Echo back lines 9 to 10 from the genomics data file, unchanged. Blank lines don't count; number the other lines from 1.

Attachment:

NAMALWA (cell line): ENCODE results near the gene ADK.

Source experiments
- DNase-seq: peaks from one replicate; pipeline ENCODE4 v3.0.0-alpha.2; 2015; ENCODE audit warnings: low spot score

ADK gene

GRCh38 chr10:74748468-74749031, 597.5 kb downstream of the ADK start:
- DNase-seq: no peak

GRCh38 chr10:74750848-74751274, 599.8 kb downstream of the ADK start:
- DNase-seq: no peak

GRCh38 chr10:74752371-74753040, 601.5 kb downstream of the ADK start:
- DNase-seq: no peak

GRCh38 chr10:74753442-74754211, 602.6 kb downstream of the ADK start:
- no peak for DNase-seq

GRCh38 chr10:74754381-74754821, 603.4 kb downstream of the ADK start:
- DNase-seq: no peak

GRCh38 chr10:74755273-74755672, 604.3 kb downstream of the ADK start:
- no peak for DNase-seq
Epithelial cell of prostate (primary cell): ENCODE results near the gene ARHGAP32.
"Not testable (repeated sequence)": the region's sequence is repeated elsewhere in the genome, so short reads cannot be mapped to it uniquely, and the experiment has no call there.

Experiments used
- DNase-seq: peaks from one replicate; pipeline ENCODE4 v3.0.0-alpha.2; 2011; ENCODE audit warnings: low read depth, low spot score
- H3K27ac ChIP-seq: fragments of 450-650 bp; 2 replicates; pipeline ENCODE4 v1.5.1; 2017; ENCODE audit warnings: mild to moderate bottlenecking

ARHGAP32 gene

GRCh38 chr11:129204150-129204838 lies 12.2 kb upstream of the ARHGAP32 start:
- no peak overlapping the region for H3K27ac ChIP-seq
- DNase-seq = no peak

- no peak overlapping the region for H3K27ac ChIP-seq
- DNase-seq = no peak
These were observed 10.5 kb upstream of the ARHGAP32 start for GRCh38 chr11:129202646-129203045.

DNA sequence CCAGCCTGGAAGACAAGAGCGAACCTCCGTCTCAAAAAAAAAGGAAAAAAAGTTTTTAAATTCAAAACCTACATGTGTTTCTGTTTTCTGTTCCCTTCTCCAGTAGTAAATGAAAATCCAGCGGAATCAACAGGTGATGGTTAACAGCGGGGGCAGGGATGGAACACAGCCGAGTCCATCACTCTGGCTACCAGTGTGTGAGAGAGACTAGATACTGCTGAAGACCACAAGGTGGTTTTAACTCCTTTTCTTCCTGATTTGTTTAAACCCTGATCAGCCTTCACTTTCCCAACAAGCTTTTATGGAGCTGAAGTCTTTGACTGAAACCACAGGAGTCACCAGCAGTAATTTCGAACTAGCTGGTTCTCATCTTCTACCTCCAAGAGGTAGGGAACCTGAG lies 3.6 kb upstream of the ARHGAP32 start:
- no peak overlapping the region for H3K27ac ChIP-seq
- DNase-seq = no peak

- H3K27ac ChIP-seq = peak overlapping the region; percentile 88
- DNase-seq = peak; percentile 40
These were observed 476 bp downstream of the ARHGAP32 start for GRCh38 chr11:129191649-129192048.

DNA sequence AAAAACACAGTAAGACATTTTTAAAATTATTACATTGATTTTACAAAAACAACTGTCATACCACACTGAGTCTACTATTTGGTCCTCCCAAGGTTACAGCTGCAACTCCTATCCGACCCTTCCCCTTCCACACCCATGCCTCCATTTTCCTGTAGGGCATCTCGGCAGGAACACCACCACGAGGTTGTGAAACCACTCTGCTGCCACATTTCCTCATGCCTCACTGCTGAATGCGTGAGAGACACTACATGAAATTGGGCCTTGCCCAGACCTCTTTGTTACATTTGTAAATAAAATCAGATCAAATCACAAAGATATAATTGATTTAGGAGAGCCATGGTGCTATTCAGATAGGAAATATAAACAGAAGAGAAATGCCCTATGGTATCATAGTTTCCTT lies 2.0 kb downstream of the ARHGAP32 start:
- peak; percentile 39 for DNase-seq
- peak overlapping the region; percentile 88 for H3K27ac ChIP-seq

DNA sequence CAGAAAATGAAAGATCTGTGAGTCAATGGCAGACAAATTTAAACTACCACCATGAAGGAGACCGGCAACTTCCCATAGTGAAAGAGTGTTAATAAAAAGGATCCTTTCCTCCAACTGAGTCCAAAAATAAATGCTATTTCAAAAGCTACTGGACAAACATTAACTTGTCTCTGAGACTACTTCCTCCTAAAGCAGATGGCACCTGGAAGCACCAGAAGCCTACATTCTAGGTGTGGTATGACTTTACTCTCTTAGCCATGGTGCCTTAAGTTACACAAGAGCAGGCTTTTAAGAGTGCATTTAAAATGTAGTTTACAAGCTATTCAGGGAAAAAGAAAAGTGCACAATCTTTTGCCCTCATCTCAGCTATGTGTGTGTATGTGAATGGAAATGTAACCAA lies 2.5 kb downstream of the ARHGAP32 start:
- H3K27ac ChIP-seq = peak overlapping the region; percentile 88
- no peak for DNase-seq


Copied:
GRCh38 chr10:74752371-74753040, 601.5 kb downstream of the ADK start:
- DNase-seq: no peak